The amount of waste is a growing problem around the globe with 2.01 billion tonnes of solid waste generated every year. While high-income countries account for only 16% of the world’s population, they generate 34% of the world’s waste and unfortunately, Canadians produce the most waste per person.
With Canadians producing so much waste, it is important to know how waste is managed in Canada. In this article, we look at the type of waste generated in Canada, waste generation across the country, and how much waste ends up in landfills. We also share tips on how each of us can reduce the amount of waste we generate.
Waste Management Statistics for Canadians
- In a year, Canadians produce 36.1 metric tonnes of waste per person, the most in the world.
- Ontario produces the most waste in Canada, with 10,085,613 metric tonnes in 2018.
- Almost 370,000 tonnes of plastic were diverted from landfills in 2020.
- The amount of diverted organic waste increased by 10% between 2018 and 2020.
- Recycling of mixed metals increased by 13% between 2018 and 2020.
- The volume of electronic products being recycled fell by 10% in 2020 compared to 2018.
- Alberta had 244 waste diversion facilities in 2020, the highest number in the country.
- Paper and organic waste make up 65% of all diverted waste in Canada.
- 33% of global solid waste is not managed in an environmentally friendly way.
- Food and organic materials make up 44% of all solid waste across the globe.
Waste Management in Canada
Canadians produce 36.1 metric tonnes of waste per person per year. It is considerably higher than Bulgaria, which is in second place with 26.7 metric tonnes, or the United States, in third place with 25.9 metric tonnes. With so much waste produced every year, it is crucial to manage the waste as economically and ecologically as possible and divert waste from landfills.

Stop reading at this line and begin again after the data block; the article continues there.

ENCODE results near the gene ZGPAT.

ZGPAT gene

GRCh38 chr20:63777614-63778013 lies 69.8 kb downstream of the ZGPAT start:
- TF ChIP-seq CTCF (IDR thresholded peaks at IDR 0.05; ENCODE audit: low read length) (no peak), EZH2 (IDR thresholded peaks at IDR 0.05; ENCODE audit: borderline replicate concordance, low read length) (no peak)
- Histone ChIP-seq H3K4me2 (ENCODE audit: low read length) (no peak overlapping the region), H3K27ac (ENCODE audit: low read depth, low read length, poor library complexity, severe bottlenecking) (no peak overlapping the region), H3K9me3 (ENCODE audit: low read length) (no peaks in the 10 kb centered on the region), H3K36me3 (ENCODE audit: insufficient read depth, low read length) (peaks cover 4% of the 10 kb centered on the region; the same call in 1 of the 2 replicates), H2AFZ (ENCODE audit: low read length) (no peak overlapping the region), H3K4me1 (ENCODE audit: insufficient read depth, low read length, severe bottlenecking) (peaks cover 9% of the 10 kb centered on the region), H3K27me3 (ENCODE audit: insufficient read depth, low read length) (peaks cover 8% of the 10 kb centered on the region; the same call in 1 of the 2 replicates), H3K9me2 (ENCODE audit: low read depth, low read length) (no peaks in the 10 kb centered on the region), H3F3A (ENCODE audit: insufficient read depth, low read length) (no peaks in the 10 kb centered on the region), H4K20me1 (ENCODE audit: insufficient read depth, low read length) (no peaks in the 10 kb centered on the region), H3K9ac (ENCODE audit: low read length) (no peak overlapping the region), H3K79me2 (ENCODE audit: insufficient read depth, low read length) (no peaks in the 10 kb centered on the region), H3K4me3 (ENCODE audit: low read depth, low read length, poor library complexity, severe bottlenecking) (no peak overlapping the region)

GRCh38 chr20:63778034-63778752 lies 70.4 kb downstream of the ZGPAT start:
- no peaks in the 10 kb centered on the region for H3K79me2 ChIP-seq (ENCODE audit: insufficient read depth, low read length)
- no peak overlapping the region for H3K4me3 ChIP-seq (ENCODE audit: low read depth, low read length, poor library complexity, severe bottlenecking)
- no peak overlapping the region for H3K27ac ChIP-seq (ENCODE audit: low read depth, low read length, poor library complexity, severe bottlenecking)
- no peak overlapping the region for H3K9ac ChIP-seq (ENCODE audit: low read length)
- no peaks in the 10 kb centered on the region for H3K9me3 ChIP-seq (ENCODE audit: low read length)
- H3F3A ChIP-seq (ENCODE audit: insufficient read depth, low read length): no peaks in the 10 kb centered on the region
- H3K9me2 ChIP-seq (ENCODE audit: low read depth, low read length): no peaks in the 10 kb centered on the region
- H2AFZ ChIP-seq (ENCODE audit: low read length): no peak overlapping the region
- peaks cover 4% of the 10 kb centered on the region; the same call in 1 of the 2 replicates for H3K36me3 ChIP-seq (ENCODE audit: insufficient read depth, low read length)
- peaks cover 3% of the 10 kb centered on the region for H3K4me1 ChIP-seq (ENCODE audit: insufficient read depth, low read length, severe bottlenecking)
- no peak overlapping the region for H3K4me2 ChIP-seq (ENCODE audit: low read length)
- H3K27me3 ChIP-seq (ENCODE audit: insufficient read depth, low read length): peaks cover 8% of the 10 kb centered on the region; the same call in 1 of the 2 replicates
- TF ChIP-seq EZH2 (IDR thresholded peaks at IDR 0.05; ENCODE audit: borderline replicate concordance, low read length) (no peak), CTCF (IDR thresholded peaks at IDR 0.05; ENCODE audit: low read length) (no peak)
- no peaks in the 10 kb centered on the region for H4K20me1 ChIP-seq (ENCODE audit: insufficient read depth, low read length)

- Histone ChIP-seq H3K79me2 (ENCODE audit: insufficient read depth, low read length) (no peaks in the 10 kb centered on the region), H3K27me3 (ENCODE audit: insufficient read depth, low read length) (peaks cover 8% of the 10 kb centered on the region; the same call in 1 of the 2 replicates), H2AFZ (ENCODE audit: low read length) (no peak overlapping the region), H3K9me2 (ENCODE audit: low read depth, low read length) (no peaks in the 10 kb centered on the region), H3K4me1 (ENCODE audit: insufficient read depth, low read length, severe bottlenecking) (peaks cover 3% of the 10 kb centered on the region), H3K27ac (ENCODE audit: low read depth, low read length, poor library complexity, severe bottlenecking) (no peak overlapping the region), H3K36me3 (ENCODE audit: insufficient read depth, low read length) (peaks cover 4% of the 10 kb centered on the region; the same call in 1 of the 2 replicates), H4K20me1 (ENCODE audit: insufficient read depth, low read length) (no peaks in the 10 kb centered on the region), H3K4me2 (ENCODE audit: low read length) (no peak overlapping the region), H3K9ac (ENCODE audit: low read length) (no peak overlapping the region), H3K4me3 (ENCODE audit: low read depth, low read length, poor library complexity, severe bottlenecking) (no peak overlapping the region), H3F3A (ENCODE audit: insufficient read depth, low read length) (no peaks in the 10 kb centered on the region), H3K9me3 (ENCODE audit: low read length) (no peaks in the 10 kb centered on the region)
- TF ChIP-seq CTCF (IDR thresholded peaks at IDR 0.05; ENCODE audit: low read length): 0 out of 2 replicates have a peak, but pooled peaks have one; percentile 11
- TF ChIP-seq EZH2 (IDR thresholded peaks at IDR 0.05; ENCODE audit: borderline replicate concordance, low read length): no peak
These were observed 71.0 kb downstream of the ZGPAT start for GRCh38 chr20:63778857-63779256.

Between 2002 and 2018, the amount of solid waste generated by Canadians increased by 16%, equivalent to 4.8 million tonnes. During the same period, the amount of diverted waste increased by 48% meaning Canadians were composting and recycling more.
Unfortunately, the amount of waste sent to landfills or incinerators also increased. The increase in waste that ended up burnt or in a landfill was 7%. Only 28% of solid waste was diverted in 2018. The remaining 72% was sent to landfills or burnt.
However, waste management in Canada is heading in the right direction. In 2020, businesses and individuals in Canada diverted nearly 10 million tonnes of solid waste away from landfills. This was an improvement of 4% compared to 2018.
Waste Generation in Canada
It is hardly surprising that the more populous provinces produce the most waste in Canada. According to Statista, Ontario produced 10,085,613 metric tonnes of waste in 2018. Quebec was second with 5,563,136 metric tonnes and Alberta was third with 4,118,081 metric tonnes. British Columbia produced the fourth most waste with 2,719,877 metric tonnes and Manitoba was fifth with 963,256 metric tonnes.
Waste Diversion in Canada
While Ontario and Quebec produce the most waste, they also divert the most waste. In 2020, Ontario diverted 3.5 million tonnes and Quebec 2.6 million tonnes of waste. Newfoundland and Labrador had the biggest increase in waste diversion. The province diverted 13% more materials in 2020 compared to 2018. British Columbia had the second biggest increase at 6%.
Prince Edward Island diverted the largest portion of solid waste at 51% in 2018, while Newfoundland and Labrador diverted only 10% of solid waste. Other provinces that diverted less than 20% of solid waste were Saskatchewan, Manitoba, and Alberta.
Ontario, Yukon, the Northwest Territories, Nunavut, and New Brunswick diverted approximately a quarter of their solid waste. In addition to Prince Edward Island, British Columbia, Nova Scotia, and Quebec diverted more than 30% of solid waste.